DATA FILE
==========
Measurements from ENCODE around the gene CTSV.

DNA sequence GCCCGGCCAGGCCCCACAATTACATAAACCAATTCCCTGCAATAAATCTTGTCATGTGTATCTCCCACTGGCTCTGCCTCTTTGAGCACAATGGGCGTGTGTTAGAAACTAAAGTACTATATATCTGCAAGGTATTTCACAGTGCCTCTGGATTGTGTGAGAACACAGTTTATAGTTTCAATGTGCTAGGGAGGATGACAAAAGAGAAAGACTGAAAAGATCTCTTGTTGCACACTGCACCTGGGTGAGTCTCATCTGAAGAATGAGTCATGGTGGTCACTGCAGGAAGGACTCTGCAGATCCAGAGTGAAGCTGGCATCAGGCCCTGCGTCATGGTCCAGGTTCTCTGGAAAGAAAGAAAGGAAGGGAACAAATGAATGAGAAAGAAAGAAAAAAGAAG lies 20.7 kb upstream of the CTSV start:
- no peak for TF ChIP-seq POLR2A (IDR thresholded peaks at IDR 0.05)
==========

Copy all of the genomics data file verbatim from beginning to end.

Measurements from ENCODE around the gene CTSV.

DNA sequence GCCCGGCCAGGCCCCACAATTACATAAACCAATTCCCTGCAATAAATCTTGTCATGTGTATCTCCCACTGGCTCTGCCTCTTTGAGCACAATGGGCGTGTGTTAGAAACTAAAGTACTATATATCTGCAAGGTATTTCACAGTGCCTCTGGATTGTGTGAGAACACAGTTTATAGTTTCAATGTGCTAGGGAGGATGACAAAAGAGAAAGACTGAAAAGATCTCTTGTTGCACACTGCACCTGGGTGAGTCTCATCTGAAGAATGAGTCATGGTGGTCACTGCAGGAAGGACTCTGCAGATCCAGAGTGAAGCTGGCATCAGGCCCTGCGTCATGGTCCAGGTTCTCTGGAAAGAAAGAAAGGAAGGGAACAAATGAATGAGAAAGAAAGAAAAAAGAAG lies 20.7 kb upstream of the CTSV start:
- no peak for TF ChIP-seq POLR2A (IDR thresholded peaks at IDR 0.05)